In South East Asia, East Asia, and Oceania, the Republic of Korea maintains its top overall rankings in patenting and other IP-related indicators, while ranking second in human capital and research, with its business sector contributing significantly to R&D efforts. Japan, ranked third in the region, is in the top 10 global economies for R&D, information and communication technologies, trade, competition, market scale, knowledge absorption, creation, and diffusion.

China continues moving ahead in the overall GII ranking (22nd overall this year), reflecting high scores in business sophistication and knowledge and technology outputs. China this year displays a strong performance in several indicators, including the presence of global R&D companies, research talent in business enterprise, patent applications and other IP‐related variables.

Within the Association of East Asian Nations (ASEAN) grouping, Singapore is the top performer in most of the indicators, with a few notable exceptions: ICT services exports, where the Philippines leads, and expenditure on education, where Vietnam leads. Vietnam shows the second best rank of the region in expenditure on education and also performs well in labor productivity growth, economy-wide investment, and foreign direct investment net inflows.

In Northern Africa and Western Asia, Israel (17th overall) and Cyprus (30th overall) achieve the top two spots in the region for the fifth consecutive year. Israel has shown improvement in gross expenditure on R&D and ICT services exports, while keeping its top spots worldwide in researchers, venture capital deals, GERD performed by business, and research talent in business enterprise.

Third in the region is the United Arab Emirates (35th globally), which benefits from increased data availability and shows strengths in tertiary inbound mobility, innovation clusters and ICT-driven business model innovation.

The largest economies in Latin America and the Caribbean (Chile, Mexico, Brazil, and Argentina) show particular strengths in institutions, infrastructure, and business sophistication. Chile, Mexico, Brazil, and Argentina perform well in areas of human capital and research such as the quality of universities, tertiary education enrollment, and presence of global R&D companies, as well as in information and communications technology, thanks to their high scores in government’s online services and online participation.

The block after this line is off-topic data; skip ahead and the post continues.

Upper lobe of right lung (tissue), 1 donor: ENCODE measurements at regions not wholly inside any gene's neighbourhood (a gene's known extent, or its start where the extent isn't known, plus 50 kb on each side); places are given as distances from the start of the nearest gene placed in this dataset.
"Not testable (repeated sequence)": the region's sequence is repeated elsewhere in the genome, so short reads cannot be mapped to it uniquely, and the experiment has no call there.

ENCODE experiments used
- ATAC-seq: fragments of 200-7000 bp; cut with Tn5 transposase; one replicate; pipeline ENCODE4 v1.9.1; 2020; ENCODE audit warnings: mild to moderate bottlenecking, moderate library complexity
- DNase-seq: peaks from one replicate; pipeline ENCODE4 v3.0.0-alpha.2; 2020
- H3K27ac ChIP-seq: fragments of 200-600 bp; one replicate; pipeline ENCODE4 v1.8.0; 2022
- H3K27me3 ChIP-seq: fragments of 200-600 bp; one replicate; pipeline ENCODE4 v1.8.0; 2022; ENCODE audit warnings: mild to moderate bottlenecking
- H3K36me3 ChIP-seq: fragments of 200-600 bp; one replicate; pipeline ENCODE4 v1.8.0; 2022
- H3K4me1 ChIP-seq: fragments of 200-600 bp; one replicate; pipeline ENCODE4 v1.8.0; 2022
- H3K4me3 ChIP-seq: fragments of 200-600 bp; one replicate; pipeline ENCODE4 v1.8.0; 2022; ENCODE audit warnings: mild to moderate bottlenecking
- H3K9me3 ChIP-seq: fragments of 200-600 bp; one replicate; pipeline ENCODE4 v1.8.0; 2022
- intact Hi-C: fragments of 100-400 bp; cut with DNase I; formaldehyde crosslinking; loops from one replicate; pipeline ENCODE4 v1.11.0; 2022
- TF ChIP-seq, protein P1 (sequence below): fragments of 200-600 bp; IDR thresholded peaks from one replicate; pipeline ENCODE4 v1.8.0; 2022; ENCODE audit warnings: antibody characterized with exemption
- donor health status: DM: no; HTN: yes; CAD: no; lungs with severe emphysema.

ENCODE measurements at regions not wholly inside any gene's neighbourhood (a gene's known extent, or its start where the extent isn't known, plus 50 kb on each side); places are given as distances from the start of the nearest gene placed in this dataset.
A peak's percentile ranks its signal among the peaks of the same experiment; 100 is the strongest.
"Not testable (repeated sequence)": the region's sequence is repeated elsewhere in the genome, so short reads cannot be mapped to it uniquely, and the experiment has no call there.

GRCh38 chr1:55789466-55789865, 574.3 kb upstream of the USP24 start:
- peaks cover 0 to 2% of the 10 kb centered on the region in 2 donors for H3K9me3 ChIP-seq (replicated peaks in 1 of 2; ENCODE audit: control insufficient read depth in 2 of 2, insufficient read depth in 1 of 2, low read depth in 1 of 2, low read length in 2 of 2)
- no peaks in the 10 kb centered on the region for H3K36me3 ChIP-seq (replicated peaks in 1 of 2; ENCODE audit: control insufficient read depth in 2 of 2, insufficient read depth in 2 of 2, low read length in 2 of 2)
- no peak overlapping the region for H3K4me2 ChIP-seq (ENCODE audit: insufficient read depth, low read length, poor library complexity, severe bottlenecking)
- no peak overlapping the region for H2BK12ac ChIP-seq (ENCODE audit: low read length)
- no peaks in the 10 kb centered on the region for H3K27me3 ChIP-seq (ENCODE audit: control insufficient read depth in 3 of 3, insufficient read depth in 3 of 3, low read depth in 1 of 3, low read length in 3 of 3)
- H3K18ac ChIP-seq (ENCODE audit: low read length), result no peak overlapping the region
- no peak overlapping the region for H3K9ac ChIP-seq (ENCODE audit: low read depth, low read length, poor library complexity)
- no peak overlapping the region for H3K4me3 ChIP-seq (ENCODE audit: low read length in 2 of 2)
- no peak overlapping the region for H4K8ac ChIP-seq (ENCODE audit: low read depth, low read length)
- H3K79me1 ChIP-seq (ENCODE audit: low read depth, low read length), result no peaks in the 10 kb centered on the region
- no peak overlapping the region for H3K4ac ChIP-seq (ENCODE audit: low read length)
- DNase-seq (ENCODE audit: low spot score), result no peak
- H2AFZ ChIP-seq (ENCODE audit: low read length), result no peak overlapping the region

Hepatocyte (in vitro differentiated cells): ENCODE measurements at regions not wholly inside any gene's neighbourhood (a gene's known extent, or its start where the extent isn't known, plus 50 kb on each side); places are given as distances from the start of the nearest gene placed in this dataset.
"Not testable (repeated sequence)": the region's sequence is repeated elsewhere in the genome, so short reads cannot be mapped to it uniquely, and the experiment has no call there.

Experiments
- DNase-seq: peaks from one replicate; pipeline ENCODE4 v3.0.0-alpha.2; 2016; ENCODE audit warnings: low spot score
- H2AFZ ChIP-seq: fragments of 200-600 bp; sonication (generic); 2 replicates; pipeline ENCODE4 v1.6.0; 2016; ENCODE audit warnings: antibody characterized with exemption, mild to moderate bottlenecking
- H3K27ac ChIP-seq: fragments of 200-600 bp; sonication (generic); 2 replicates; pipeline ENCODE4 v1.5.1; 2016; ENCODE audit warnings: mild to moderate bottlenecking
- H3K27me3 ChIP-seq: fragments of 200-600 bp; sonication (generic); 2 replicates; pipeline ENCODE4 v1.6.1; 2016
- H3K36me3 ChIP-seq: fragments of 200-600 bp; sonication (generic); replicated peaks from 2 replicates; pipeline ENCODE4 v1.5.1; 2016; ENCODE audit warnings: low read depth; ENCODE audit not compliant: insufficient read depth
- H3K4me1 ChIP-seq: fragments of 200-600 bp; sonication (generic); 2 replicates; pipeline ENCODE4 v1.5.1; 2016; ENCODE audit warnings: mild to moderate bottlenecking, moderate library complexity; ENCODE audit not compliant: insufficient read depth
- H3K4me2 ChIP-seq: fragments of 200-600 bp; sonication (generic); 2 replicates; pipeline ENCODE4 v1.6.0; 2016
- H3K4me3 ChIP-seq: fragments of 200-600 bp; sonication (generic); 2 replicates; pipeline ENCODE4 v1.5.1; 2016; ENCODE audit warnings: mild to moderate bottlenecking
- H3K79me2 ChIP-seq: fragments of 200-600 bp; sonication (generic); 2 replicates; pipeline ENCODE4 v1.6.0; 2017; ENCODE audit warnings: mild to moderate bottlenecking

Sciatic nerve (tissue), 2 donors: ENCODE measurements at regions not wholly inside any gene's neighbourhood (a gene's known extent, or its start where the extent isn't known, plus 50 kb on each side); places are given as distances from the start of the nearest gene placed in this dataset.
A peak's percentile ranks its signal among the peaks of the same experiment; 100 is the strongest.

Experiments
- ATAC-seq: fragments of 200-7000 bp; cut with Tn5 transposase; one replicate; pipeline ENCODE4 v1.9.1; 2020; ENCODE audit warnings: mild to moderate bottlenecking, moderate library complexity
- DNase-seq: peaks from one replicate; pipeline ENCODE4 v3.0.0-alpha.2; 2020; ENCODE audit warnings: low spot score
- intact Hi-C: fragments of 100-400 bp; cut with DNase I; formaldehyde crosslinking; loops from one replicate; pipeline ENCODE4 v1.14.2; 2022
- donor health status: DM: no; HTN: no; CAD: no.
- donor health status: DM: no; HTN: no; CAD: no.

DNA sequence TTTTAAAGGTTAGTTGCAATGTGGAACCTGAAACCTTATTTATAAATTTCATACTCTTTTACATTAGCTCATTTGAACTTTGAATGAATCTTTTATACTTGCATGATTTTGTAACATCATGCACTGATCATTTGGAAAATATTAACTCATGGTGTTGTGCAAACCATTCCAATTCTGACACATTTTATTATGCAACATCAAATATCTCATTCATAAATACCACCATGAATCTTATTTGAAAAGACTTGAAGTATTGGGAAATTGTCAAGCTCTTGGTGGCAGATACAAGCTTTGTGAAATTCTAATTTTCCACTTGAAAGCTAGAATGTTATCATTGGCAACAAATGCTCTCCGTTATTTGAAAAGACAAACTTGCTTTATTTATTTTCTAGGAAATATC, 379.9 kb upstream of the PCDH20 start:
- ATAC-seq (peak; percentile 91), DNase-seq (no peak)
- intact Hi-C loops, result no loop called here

Sub-Saharan Africa draws its highest scores in institutions and market sophistication, where economies such as Mauritius, Botswana, South Africa, Namibia, Rwanda, and Burkina Faso perform on par or better than some of their development-level peers in Europe and South East Asia, East Asia and Oceania.

Since 2012, Sub-Saharan Africa has counted more “innovation achiever” countries than any other region. Kenya, Rwanda, Mozambique, Uganda, Malawi, Madagascar and Senegal stand out for being innovation achievers this year, and several times in the previous years.

The Global Innovation Index 2017 (GII), in its 10th edition this year, is co-published by Cornell University, INSEAD, and the World Intellectual Property Organization (WIPO, a specialized agency of the United Nations).

This year’s study benefits from the experience of its Knowledge Partners, Confederation of Indian Industry, PwC’s Strategy and the National Confederation of Industry (CNI) and Brazilian Micro and Small Business Support Service (Sebrae), as well as of an Advisory Board of international experts. Each year, the GII surveys some 130 economies using dozens of metrics, from patent filings to education spending providing decision makers a high-level look at the innovative activity that increasingly drives economic and social growth.

The GII 2017 is calculated as the average of two sub-indices. The Innovation Input Sub-Index gauges elements of the national economy which embody innovative activities grouped in five pillars: (1) Institutions, (2) Human capital and research, (3) Infrastructure, (4) Market sophistication, and (5) Business sophistication. The Innovation Output Sub-Index captures actual evidence of innovation results, divided in two pillars: (6) Knowledge and technology outputs and (7) Creative outputs.